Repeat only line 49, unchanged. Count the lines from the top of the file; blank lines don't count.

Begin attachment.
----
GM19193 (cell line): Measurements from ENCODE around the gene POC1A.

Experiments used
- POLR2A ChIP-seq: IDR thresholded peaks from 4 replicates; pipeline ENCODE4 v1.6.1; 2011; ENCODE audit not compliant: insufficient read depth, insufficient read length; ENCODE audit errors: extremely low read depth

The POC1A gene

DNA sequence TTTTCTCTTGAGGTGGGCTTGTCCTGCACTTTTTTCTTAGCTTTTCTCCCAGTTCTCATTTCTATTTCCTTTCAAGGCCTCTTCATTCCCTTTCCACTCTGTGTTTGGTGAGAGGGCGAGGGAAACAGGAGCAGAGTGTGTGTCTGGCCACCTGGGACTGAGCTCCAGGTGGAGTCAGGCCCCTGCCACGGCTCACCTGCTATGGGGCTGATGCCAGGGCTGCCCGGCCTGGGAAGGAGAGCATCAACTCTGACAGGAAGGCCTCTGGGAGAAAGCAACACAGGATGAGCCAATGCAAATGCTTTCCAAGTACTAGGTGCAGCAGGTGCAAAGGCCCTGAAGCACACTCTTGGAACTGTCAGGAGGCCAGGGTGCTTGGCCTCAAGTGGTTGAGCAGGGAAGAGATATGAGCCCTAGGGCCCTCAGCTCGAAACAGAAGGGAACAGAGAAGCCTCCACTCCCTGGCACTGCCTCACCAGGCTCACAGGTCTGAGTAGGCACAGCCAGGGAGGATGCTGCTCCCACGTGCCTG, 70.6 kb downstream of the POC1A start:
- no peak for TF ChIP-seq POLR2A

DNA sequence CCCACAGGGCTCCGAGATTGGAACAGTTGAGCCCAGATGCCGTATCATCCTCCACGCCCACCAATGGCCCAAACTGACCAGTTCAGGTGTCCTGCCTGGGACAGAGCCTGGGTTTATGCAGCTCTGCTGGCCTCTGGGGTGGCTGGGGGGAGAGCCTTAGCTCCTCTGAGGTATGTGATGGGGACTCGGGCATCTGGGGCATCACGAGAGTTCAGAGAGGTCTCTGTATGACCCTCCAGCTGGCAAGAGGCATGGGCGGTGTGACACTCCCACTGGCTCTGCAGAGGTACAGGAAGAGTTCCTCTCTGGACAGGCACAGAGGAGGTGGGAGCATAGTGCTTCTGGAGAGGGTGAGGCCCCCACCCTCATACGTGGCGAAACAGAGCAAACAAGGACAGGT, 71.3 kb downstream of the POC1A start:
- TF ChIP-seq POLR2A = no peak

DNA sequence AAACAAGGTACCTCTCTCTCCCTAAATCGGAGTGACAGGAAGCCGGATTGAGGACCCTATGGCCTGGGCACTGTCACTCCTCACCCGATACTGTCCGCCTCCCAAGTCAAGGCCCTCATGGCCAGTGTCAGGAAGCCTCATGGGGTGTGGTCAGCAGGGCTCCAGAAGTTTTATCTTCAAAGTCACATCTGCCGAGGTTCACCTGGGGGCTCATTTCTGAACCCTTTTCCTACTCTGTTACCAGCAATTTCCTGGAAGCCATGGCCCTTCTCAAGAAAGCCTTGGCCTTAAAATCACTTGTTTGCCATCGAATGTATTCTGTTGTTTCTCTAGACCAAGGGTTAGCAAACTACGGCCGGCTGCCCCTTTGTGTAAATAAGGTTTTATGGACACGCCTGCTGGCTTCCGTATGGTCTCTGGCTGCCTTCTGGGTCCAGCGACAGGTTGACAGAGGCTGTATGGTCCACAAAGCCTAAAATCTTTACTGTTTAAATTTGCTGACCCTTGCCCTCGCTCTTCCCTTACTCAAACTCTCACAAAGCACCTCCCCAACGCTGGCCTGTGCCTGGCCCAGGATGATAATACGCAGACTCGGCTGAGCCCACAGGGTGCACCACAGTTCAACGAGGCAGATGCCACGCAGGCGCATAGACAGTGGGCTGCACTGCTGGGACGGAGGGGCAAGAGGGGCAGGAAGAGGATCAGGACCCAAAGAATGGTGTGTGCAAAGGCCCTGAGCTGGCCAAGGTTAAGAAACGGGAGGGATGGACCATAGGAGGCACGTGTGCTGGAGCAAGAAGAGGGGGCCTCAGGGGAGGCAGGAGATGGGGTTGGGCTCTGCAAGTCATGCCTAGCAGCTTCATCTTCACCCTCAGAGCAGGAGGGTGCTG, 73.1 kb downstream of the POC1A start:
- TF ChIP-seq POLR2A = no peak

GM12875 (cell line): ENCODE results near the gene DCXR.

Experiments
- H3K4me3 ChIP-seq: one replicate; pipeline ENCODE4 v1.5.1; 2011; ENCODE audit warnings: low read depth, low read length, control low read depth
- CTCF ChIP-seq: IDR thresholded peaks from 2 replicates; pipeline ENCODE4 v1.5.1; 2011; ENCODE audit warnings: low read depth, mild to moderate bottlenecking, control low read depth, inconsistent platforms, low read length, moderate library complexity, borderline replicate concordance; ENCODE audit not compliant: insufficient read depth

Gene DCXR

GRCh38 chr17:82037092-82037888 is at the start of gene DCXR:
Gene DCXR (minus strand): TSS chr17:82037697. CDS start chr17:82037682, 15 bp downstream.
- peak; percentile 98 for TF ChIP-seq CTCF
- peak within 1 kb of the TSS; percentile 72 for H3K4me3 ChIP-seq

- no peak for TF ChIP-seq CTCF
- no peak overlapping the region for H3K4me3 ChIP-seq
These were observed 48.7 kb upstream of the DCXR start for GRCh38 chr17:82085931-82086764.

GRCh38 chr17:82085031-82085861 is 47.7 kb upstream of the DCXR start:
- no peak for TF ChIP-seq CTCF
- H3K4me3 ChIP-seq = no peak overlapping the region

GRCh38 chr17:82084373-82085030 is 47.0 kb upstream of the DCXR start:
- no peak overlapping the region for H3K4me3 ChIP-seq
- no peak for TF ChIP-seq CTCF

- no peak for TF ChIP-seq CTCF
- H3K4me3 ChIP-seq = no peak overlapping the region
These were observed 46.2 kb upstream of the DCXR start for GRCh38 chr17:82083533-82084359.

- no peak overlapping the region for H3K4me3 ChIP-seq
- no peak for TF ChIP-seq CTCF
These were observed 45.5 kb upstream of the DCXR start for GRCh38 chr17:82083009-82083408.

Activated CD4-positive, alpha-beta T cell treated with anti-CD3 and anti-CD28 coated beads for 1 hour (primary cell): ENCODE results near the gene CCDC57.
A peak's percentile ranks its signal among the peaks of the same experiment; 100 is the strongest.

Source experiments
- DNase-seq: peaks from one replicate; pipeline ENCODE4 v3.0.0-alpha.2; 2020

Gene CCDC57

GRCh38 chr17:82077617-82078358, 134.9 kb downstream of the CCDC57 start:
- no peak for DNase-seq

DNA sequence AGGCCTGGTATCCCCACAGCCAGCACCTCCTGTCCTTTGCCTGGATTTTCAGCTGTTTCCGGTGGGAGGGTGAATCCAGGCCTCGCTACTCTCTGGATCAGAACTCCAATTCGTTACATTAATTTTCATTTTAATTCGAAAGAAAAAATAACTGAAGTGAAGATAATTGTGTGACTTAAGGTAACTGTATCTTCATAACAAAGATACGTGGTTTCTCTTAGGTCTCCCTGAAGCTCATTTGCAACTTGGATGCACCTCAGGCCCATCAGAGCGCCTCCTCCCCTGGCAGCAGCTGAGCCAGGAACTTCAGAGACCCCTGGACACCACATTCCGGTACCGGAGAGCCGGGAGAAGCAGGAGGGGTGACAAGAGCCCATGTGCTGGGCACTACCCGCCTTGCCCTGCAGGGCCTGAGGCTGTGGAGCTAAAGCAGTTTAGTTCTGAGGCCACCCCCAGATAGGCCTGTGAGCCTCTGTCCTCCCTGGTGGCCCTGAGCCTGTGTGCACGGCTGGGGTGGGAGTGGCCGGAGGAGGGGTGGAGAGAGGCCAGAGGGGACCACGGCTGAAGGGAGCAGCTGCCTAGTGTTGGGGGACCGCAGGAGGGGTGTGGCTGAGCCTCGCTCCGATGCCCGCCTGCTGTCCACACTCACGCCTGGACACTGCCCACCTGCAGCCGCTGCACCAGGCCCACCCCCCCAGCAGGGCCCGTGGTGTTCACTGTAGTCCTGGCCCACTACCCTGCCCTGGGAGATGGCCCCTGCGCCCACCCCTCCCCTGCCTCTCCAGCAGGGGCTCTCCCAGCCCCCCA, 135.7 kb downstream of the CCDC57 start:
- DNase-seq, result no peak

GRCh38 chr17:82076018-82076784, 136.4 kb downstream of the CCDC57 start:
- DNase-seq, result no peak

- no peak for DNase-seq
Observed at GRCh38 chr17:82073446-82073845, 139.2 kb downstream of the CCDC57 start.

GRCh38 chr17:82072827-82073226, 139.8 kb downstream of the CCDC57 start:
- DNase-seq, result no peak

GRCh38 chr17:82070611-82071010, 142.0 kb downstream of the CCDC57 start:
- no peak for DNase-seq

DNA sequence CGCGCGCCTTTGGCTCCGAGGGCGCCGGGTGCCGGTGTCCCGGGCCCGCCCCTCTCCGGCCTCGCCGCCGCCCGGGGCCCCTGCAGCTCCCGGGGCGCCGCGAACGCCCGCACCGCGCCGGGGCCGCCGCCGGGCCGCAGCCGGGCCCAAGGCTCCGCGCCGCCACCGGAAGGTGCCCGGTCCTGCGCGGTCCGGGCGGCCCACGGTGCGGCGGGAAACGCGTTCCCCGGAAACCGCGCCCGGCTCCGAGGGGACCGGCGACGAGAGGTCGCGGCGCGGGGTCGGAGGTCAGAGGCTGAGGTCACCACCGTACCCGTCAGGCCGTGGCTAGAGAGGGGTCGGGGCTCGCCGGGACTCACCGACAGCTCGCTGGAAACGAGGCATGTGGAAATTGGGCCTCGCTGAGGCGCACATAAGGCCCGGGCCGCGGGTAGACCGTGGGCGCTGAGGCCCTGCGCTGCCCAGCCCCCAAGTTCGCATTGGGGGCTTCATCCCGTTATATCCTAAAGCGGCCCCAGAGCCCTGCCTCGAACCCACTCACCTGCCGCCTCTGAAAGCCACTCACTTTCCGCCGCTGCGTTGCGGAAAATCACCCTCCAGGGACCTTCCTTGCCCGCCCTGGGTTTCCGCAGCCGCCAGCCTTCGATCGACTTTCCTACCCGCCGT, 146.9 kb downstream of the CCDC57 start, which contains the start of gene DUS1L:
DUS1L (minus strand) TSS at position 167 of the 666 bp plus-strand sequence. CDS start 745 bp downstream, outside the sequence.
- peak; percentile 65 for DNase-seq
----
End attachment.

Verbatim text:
- DNase-seq, result no peak